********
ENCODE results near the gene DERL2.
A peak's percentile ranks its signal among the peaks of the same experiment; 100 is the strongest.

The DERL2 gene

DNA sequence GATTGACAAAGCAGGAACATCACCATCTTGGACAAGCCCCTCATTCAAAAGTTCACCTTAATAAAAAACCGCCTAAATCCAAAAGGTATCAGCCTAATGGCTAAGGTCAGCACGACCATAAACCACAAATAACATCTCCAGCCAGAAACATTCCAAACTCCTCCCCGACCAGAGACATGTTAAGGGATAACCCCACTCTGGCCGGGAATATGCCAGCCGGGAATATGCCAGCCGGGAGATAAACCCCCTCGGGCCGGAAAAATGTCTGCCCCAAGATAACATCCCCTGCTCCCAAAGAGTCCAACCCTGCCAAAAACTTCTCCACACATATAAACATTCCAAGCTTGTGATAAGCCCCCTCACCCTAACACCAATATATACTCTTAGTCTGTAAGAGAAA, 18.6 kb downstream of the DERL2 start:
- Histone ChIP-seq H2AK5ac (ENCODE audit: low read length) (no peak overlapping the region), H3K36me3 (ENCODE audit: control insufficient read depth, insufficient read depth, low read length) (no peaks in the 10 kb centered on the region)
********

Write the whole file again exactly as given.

ENCODE results near the gene DERL2.
A peak's percentile ranks its signal among the peaks of the same experiment; 100 is the strongest.

The DERL2 gene

DNA sequence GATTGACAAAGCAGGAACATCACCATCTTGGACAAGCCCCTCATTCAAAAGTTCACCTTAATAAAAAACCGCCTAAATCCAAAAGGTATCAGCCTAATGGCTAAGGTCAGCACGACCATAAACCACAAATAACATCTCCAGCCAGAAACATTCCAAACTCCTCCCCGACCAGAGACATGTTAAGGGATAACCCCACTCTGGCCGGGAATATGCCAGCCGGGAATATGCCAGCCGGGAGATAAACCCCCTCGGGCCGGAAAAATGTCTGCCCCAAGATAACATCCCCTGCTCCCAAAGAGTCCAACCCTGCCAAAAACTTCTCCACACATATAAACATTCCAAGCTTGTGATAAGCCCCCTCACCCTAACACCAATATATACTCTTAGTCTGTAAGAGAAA, 18.6 kb downstream of the DERL2 start:
- Histone ChIP-seq H2AK5ac (ENCODE audit: low read length) (no peak overlapping the region), H3K36me3 (ENCODE audit: control insufficient read depth, insufficient read depth, low read length) (no peaks in the 10 kb centered on the region)